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Attention span isn’t the issue — your content is

Screw snackable content, it’s time for a feast.

January 22, 2024

Headshot for Jordan Hart

Jordan Hart

Associate Editor

The rise of bite-size content, which saw explosive growth with TikTok, inflamed a long-held fear for brands: It’s harder than ever to capture and retain audience attention. I’ve got bad news for you. Audience attention span isn’t the issue; your content is. 

Long live long-form

TikTok is delivering snackable content to audiences at a ridiculously rapid pace. But there’s a large-and-in-charge group of creators delivering a feast to their audiences: video essayists on YouTube. The era of multi-hour video essays has shown that there’s a market for interesting content, no matter how long or unwieldy. 

I have never played Roblox (and if I’m honest, I’m not even sure what it is?), but I have watched a nearly two-hour video essay deep-diving into the history of the “Roblox Oof” sound. Ten million other people did, too. I’ve also never seen the show Gossip Girl (a pop culture sin, I’m aware), but I have watched six hours of content recapping the first three seasons

Yet, I haven’t seen any brands taking advantage of this thriving content style. 

Why do I watch all these videos on topics that don’t apply to me? Because the topic doesn’t matter as much as the voice sharing it. I like the creators, their unique commentary and POV, and their analysis on various topics — all of which brands can offer to their audiences. 

Good content demands attention

These video essayists aren’t afraid to go big and demand attention. Yet brands often let the fear of short attention spans get the best of them, resulting in taking the cop-out and creating short (often unremarkable) content, mostly in the form of ads. 

Over the past few years, we’ve seen the rise of two content camps. Camp 1 is short-form, quick-hit content that grabs seconds of attention — TikToks, Instagram Reels, tweets. Camp 2 is long-form, thought-provoking content that engages the audience on a deeper level by sharing expertise or teaching something new — podcasts, video essays, newsletters. While both camps are booming, brands are firmly parked in Camp 1. But for brands brave enough to make the jump, there are tons of opportunities for brand-building content in Camp 2.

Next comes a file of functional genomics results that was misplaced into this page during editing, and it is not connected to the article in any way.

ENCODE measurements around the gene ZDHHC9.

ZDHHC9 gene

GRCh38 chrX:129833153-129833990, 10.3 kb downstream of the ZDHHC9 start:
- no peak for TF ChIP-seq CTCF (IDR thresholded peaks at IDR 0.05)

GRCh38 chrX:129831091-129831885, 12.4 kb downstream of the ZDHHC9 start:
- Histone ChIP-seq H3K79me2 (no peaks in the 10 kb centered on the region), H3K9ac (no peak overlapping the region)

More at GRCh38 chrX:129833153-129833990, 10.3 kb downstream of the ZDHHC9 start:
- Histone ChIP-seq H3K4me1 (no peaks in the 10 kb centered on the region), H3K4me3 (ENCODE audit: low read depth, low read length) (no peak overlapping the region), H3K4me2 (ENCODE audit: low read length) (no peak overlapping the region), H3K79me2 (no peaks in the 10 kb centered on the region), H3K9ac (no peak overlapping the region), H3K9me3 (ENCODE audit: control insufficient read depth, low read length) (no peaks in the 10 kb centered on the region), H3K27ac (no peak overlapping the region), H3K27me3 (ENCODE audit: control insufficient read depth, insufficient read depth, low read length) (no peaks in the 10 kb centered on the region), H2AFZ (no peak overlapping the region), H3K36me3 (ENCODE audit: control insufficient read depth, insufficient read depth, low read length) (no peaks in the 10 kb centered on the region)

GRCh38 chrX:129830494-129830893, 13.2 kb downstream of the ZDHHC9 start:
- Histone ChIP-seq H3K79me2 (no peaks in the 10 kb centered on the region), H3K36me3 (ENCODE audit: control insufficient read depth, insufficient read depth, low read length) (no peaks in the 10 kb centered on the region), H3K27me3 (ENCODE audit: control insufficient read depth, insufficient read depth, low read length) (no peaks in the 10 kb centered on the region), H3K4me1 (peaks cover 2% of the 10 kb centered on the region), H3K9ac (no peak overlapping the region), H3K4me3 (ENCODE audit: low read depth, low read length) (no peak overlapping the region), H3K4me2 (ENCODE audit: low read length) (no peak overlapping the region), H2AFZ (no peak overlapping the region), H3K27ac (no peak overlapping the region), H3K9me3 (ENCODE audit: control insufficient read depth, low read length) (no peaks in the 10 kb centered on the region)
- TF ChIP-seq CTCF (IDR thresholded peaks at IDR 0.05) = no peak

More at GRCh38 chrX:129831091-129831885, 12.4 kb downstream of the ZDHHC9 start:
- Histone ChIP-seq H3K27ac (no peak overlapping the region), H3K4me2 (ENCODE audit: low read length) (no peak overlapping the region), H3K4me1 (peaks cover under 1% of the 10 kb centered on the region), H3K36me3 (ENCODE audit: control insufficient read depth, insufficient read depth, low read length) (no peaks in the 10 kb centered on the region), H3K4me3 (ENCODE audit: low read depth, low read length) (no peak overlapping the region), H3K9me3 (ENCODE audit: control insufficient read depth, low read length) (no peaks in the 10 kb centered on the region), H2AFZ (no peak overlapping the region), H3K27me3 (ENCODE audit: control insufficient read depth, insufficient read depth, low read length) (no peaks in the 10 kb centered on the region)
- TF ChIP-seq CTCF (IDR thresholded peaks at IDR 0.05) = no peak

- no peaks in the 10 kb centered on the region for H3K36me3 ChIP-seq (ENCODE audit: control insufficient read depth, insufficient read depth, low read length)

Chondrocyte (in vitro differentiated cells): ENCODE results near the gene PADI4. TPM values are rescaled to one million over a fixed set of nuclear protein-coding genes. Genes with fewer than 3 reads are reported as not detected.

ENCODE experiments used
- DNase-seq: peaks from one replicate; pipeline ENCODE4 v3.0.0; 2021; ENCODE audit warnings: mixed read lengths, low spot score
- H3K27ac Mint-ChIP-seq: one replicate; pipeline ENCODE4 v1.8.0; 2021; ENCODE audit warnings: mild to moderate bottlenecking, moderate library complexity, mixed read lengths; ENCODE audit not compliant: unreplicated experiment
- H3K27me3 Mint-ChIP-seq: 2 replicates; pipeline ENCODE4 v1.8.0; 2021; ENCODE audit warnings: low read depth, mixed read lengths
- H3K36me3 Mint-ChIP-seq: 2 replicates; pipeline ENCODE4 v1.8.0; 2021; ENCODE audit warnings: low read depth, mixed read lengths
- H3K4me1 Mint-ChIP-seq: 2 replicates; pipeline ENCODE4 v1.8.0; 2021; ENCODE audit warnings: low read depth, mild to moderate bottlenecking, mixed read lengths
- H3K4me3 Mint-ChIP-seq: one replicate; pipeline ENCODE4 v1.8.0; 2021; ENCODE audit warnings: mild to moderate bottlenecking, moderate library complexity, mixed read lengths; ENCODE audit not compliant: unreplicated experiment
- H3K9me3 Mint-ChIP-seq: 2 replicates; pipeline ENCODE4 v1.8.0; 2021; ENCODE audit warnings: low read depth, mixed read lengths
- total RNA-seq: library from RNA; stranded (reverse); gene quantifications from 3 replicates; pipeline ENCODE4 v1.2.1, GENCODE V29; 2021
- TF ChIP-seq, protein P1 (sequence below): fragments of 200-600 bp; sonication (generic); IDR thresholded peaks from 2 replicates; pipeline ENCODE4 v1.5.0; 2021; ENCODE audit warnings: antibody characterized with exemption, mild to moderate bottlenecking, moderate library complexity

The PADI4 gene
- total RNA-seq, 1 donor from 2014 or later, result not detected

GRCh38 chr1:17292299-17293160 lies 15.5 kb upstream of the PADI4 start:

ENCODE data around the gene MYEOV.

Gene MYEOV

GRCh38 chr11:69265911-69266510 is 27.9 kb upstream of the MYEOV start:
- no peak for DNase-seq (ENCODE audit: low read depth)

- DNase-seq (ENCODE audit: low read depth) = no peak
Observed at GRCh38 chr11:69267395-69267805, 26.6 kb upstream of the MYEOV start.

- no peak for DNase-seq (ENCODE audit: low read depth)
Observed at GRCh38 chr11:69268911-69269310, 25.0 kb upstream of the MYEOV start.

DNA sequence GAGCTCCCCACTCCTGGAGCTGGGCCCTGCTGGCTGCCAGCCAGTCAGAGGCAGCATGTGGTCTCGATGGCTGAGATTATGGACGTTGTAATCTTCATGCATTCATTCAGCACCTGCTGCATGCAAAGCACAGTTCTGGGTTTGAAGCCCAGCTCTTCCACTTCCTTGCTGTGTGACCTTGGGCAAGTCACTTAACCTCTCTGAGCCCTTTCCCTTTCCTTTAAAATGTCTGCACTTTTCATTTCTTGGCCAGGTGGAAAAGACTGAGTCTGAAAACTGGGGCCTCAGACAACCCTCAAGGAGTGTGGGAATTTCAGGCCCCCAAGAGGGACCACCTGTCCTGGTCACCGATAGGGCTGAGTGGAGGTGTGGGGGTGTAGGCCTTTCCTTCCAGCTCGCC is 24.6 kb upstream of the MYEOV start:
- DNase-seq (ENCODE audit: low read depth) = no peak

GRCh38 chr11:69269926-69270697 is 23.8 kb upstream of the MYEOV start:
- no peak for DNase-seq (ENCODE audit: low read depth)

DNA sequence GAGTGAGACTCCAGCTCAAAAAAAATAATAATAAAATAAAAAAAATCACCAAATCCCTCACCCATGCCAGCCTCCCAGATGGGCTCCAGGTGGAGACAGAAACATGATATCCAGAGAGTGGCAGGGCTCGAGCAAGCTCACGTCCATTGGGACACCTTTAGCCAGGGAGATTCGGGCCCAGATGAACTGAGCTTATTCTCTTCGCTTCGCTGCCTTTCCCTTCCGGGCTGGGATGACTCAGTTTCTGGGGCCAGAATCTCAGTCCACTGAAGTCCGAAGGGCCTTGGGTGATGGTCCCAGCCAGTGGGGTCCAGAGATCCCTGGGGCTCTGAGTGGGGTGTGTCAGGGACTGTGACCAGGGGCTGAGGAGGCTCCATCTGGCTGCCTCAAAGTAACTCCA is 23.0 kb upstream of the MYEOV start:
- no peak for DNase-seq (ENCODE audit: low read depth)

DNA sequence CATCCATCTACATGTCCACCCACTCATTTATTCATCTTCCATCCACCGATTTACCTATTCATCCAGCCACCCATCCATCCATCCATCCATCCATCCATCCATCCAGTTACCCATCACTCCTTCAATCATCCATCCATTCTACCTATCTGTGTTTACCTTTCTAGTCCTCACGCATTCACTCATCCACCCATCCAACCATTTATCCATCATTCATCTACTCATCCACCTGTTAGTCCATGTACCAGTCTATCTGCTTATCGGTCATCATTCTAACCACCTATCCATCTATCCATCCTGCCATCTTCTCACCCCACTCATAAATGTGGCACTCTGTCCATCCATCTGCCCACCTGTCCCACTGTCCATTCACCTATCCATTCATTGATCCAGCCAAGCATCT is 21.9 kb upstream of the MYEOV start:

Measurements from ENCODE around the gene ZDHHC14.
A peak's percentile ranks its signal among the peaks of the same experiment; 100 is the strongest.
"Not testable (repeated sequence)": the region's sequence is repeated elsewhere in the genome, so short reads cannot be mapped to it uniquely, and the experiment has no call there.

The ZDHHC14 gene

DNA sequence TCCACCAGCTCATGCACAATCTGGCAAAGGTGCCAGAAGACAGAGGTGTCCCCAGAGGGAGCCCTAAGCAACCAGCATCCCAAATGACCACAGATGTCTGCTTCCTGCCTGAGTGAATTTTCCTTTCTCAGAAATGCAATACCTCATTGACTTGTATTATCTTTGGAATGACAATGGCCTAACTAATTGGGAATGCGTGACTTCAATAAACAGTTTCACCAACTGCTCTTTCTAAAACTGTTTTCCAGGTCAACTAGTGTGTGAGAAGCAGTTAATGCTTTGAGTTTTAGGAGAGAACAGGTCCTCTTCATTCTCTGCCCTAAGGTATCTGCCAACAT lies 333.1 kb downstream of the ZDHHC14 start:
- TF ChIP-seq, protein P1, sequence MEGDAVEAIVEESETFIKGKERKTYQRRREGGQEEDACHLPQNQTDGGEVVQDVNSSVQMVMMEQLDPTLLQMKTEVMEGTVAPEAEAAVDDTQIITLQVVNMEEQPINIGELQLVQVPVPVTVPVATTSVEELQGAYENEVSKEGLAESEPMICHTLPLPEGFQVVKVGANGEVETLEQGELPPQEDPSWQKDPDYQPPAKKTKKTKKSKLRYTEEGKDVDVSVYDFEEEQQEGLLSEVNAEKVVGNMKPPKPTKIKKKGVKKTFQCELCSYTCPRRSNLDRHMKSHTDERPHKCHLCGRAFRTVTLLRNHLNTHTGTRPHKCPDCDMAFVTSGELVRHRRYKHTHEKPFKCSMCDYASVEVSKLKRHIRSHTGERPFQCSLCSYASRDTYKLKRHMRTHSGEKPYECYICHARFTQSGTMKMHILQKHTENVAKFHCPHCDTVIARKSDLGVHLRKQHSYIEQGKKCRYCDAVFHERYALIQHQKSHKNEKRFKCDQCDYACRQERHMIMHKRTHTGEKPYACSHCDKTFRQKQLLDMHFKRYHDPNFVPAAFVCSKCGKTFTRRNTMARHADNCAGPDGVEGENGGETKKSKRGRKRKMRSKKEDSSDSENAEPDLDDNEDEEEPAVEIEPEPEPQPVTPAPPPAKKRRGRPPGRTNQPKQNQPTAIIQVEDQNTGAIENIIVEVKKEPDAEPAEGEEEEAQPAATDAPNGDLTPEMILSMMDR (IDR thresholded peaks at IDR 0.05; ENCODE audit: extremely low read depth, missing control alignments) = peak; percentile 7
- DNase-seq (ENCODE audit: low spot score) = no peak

Creating quick-hit content that chases the sweet but temporary high of good performance metrics is easy, but these posts are forgotten as soon as users scroll past them. It’s a bit harder to create meaningful content that actually speaks to an audience and resonates beyond a like on their feed. But it’s worth it.  

At Codeword, when we talk about helping brands act like creators, this is what we mean. There’s a true market for good content — even ridiculously long, nine-and-a-half-hour content about TV shows that ended over a decade ago — and we want to help brands create things people actually want to see. 

Here’s an example. For the past two years, Codeword has created a trend report for the new year, something many agencies spend months building and considerable budgets to produce. Us? We think an afternoon is all you need, especially when the team is super plugged into their worlds of expertise. The results are a collection of smart, slightly unhinged, and deeply insightful predictions for the year ahead. It’s a genuinely fun piece of media to consume — but it also highlights who we are, what we do, and how we can help boost clients’ creativity. This year’s report is a whopping 77 slides. When it’s worth it, we aren’t afraid to go big. 

(Check out our predictions for 2024. Spoiler alert: mortadella is in, baby.)

The solution

Our mission at Codeword is to help brands act like creators, and creators make content, not ads (even when they’re making ads). If brands want to achieve the views, engagement, and loyalty from their audience that creators receive, then the focus needs to be less on selling and more on creating something worth looking at. 

For 2024 and beyond, it’s out with the old (boring ads pretending to be social media) and in with the new (attention-grabbing content that doesn’t apologize for taking up time and space). Your audience will thank you for it. 


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